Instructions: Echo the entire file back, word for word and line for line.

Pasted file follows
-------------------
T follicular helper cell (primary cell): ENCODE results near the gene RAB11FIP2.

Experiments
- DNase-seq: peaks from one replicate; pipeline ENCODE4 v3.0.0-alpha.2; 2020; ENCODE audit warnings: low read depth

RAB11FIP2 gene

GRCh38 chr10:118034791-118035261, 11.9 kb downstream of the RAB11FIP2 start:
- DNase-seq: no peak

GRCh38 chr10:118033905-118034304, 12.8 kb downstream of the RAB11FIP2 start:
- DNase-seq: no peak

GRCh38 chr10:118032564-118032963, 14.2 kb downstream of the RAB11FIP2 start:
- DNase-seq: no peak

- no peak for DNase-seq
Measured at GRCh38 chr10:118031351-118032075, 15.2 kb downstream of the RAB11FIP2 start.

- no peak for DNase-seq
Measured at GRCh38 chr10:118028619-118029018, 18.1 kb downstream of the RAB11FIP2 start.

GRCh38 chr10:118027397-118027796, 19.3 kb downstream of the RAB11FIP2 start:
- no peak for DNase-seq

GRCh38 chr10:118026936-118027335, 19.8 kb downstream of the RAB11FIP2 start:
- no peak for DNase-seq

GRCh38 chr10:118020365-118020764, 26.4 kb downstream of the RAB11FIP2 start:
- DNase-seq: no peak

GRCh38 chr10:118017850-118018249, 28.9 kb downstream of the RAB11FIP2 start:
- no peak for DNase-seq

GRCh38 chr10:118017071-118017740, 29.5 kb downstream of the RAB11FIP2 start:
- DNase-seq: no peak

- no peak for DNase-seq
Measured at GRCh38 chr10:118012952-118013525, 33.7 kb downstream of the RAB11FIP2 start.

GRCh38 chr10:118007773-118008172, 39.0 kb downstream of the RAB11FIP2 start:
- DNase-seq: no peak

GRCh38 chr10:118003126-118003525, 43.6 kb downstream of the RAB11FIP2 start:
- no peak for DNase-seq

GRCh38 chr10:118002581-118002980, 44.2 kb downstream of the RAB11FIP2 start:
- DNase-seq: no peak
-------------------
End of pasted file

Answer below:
T follicular helper cell (primary cell): ENCODE results near the gene RAB11FIP2.

Experiments
- DNase-seq: peaks from one replicate; pipeline ENCODE4 v3.0.0-alpha.2; 2020; ENCODE audit warnings: low read depth

RAB11FIP2 gene

GRCh38 chr10:118034791-118035261, 11.9 kb downstream of the RAB11FIP2 start:
- DNase-seq: no peak

GRCh38 chr10:118033905-118034304, 12.8 kb downstream of the RAB11FIP2 start:
- DNase-seq: no peak

GRCh38 chr10:118032564-118032963, 14.2 kb downstream of the RAB11FIP2 start:
- DNase-seq: no peak

- no peak for DNase-seq
Measured at GRCh38 chr10:118031351-118032075, 15.2 kb downstream of the RAB11FIP2 start.

- no peak for DNase-seq
Measured at GRCh38 chr10:118028619-118029018, 18.1 kb downstream of the RAB11FIP2 start.

GRCh38 chr10:118027397-118027796, 19.3 kb downstream of the RAB11FIP2 start:
- no peak for DNase-seq

GRCh38 chr10:118026936-118027335, 19.8 kb downstream of the RAB11FIP2 start:
- no peak for DNase-seq

GRCh38 chr10:118020365-118020764, 26.4 kb downstream of the RAB11FIP2 start:
- DNase-seq: no peak

GRCh38 chr10:118017850-118018249, 28.9 kb downstream of the RAB11FIP2 start:
- no peak for DNase-seq

GRCh38 chr10:118017071-118017740, 29.5 kb downstream of the RAB11FIP2 start:
- DNase-seq: no peak

- no peak for DNase-seq
Measured at GRCh38 chr10:118012952-118013525, 33.7 kb downstream of the RAB11FIP2 start.

GRCh38 chr10:118007773-118008172, 39.0 kb downstream of the RAB11FIP2 start:
- DNase-seq: no peak

GRCh38 chr10:118003126-118003525, 43.6 kb downstream of the RAB11FIP2 start:
- no peak for DNase-seq

GRCh38 chr10:118002581-118002980, 44.2 kb downstream of the RAB11FIP2 start:
- DNase-seq: no peak